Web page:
In theory leaving RB Leipzig should not even be a consideration for Tyler Adams this summer. It was only in March that he agreed a new contract tying him to the German side until 2025. Next season he will be reunited with Jesse Marsch, the man who gave him his professional debut at New York Red Bulls in 2016.
"To again meet up with him, go after trophies together, compete in the Champions League together, will be really special," Adams said earlier this month when discussing the prospect of working alongside Marsch again. "Anytime you can be coached by an American in Europe it will be really cool."
Whoever the manager, Adams has been and looks set to be a key cog in Leipzig. The US international featured in 27 of their 34 Bundesliga games this season and played 62 percent of available minutes. But for injuries early and late in the campaign both those figures would be higher The that he also played every minute of the Champions League round of 16 tie against Liverpool offers evidence of that.
And yet that reality has done little to dissuade parties in England from monitoring Adams's situation in the Bundesliga. Arsenal are among the clubs who are seriously interested in the 22-year-old but they are not alone. Indeed CBS Sports understands that several other top-tier Premier League clubs are also showing interest, including teams that are in European competitions, and that some of them are better placed to secure Adams' signature than the Gunners.
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Though RB Leipzig would be loath to lose Adams they may not be able to do anything about it. Sources have indicated to CBS Sports that the American does have a release clause in his contract which could be activated this summer.
In the Premier League and across the rest of Europe there is growing interest in the burgeoning generation that make up Gregg Berhalter's US men's national team. Christian Pulisic, Weston McKennie and Adams have enjoyed strong seasons in sides that have reached the latter stages of the Champions League. That such players would also offer a significant marketing boon in the USA only adds to their appeal.
For the Gunners in particular the appeal of Adams lies in his versatility. In his 66 games for Leipzig the New Yorker has predominantly been deployed as one of two defensive midfielders but for Arsenal he would more frequently be used as a right back, albeit one who occupies more central areas with Mikel Arteta preferring players in that position who can step infield whilst Kieran Tierney overlaps on the left flank.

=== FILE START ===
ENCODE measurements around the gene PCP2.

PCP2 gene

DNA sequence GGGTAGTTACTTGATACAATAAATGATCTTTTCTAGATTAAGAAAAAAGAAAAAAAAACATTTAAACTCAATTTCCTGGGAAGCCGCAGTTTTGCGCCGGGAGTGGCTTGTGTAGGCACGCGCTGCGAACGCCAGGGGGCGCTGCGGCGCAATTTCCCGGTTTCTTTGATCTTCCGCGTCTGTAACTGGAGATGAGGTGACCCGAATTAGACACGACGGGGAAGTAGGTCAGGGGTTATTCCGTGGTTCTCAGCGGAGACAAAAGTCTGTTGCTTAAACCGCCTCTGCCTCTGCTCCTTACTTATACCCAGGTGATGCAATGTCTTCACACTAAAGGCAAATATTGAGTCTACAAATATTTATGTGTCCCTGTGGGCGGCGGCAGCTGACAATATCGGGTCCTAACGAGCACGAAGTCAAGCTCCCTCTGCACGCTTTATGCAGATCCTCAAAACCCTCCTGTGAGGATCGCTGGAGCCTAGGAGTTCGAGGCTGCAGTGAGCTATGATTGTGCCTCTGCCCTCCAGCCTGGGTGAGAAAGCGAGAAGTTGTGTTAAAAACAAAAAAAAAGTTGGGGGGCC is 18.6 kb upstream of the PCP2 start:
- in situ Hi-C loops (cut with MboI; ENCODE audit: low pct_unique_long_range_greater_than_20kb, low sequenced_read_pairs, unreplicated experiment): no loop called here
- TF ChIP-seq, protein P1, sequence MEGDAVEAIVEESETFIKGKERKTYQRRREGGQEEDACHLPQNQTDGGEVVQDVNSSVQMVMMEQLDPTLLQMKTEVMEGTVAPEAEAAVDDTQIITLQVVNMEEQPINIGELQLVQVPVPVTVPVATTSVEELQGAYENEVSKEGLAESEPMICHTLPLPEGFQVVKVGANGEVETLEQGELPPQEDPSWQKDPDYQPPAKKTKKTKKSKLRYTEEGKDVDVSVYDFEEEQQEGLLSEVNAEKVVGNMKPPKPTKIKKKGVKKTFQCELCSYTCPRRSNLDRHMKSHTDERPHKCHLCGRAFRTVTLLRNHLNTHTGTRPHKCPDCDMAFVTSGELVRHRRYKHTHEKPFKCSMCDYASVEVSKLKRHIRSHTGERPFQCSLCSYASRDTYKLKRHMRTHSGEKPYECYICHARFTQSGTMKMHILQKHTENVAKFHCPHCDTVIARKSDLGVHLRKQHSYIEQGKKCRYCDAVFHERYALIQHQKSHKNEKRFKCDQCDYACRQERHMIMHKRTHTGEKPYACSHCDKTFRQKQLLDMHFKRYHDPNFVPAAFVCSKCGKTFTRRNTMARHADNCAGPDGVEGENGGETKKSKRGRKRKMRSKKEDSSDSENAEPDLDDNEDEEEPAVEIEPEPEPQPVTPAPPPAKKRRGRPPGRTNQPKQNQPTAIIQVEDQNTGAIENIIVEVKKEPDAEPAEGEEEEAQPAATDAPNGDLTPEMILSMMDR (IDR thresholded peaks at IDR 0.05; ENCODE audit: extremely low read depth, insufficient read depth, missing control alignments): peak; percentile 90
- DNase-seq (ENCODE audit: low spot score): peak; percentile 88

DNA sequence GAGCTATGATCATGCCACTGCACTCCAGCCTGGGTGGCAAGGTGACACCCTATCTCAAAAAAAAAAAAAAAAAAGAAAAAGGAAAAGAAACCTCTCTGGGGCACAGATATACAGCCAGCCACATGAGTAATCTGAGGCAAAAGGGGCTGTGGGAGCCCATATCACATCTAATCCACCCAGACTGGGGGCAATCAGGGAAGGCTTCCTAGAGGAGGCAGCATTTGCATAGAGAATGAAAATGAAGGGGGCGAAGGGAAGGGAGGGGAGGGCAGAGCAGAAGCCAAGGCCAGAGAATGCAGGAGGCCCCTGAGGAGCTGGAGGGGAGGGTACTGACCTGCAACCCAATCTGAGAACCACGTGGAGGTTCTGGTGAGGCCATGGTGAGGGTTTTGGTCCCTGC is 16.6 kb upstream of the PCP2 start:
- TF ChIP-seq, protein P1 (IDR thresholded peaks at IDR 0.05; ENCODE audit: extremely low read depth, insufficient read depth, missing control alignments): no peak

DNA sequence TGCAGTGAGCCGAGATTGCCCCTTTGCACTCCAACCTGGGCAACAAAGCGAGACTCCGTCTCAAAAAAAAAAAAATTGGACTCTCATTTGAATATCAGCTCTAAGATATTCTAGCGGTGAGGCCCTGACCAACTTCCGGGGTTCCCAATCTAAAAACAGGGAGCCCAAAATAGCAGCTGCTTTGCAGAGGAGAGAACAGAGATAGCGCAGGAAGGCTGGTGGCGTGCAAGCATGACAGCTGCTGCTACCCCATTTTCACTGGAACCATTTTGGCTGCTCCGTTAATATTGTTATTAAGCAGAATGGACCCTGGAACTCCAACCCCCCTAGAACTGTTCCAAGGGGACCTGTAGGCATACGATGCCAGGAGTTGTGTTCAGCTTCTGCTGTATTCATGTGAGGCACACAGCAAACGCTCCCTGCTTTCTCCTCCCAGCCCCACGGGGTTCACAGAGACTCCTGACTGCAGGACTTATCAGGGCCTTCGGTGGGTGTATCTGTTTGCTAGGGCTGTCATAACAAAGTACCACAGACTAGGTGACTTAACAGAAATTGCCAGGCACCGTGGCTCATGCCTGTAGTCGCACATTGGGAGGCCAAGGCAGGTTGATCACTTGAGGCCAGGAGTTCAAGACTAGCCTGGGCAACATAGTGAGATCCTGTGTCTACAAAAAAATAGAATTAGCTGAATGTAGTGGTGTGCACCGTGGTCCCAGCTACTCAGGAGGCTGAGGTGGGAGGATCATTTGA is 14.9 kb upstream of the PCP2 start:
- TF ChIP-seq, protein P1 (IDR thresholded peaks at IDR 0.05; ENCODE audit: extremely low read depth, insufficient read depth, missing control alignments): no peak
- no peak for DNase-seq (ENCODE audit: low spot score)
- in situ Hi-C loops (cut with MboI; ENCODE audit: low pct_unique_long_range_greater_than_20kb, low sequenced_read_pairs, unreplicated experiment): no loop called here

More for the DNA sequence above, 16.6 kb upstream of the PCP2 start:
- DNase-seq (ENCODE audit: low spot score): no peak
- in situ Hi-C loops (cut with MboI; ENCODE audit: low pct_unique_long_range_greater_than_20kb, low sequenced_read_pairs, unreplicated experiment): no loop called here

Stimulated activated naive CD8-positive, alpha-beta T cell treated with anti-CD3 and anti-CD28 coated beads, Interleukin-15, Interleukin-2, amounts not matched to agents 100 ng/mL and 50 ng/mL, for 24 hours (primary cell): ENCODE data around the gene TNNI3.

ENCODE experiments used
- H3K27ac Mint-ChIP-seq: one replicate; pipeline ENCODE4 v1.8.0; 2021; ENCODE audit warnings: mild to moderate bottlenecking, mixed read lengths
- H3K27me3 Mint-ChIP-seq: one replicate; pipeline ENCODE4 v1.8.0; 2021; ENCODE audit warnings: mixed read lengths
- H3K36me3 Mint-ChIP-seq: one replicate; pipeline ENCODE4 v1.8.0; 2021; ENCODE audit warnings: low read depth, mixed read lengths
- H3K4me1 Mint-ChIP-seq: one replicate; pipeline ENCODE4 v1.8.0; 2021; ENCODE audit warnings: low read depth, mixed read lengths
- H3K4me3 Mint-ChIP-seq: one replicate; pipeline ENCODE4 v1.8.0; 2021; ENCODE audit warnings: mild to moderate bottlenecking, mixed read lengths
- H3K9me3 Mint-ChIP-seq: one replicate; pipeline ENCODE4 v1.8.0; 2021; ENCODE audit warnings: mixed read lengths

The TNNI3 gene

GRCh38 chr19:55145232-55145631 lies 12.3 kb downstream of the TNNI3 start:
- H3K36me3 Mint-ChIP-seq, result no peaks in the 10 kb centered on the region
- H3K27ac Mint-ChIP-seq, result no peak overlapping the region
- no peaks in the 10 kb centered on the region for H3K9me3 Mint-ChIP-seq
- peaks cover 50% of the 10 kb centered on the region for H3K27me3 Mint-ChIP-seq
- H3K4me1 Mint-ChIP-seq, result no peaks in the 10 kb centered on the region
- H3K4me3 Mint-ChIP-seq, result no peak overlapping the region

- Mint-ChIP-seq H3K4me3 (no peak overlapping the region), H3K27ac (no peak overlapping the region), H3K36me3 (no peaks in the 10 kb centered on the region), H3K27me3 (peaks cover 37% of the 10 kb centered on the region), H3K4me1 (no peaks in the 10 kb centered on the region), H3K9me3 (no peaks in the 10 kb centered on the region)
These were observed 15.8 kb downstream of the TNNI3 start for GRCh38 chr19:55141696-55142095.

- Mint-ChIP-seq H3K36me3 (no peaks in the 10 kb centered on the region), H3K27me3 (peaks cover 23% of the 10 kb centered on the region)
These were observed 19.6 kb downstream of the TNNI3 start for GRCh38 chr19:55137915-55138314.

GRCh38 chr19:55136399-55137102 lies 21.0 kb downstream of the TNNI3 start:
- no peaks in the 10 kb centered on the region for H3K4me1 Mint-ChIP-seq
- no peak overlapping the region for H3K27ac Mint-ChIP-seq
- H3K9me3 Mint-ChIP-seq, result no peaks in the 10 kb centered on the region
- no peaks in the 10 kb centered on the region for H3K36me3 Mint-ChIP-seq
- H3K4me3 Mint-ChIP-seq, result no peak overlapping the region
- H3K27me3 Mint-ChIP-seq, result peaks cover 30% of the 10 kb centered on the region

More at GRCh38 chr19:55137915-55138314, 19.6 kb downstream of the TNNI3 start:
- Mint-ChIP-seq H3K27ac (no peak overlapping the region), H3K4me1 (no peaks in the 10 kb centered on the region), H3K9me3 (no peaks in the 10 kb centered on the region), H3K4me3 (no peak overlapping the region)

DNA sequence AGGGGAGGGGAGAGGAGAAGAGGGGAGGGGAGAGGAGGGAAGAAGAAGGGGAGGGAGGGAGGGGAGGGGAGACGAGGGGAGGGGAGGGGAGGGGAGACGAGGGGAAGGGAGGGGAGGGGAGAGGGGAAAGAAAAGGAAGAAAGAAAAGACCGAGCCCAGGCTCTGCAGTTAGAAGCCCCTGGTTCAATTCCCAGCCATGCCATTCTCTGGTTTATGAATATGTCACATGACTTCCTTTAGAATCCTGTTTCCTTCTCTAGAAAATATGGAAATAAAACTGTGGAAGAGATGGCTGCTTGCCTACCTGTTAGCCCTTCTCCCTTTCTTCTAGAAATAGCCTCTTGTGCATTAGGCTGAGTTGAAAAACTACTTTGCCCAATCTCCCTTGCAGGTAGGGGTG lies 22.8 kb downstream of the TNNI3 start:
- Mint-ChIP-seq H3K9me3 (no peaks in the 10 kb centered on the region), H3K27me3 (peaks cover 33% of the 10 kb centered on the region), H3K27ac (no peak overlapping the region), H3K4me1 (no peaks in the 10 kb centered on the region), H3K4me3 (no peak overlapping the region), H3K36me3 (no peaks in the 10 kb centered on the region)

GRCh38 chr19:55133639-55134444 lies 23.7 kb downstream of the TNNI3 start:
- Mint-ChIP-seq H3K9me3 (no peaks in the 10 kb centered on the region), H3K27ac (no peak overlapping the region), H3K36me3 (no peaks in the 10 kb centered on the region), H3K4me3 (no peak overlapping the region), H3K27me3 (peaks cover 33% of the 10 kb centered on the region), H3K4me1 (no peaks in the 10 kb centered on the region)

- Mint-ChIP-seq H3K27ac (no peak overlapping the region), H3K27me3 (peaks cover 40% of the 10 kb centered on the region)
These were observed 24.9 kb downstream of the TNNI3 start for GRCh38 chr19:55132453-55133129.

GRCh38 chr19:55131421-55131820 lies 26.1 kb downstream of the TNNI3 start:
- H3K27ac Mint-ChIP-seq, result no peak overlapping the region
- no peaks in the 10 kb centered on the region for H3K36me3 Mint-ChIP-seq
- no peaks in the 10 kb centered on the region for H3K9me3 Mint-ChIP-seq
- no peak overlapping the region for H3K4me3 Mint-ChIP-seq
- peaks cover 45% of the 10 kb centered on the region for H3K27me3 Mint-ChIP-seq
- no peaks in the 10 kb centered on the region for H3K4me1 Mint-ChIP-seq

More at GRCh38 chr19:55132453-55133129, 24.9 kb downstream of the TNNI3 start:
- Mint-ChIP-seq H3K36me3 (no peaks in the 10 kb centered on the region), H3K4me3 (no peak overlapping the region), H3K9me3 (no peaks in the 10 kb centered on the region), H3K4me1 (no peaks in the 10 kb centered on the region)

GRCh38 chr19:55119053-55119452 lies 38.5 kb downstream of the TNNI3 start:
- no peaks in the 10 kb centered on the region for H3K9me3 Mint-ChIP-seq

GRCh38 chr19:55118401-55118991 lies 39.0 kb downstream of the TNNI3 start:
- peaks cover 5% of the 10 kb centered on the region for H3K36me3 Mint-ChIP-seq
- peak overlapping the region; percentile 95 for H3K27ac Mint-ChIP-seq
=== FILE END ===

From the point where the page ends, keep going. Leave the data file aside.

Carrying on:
Arteta's side are expected to aggressively pursue options in the position if Hector Bellerin gets his wish to depart this summer though they may find it a tough task to secure the likes of Adams without European football. CBS Sports exclusively revealed in February that the vice captain intends to depart Arsenal, who have set a $28million price for the Spaniard amid interest from La Liga.
Though most of Adams' football in recent years has come in central midfield, he has shown many of the attributes English clubs would covet in a fullback. He completes 57 percent of the take-ons he attempts in the Bundesliga and Champions League when deployed down the right and averages 6.39 ball recoveries, significantly higher than the 5.44 that is the average mark for Premier League right backs.
Arsenal are not the only club on the lookout for options down their right side. Chelsea are looking to strengthen in that position to provide competition for Reece James and whilst their current focus is on the pursuit of Achraf Hakimi, Adams would be a comfortable fit for Thomas Tuchel's 3-4-3 system.
Adams' versatility at such a young age means he will invariably be highly prized if he continues on his current trajectory in Germany. Equally that type of player is one Leipzig will be reluctant to lose him even if they need to trim their squad numbers as chief executive Oliver Mintzlaff acknowledged would be the case earlier this year. Whether he stays or whether he goes, it is clear that Adams is not short on admirers.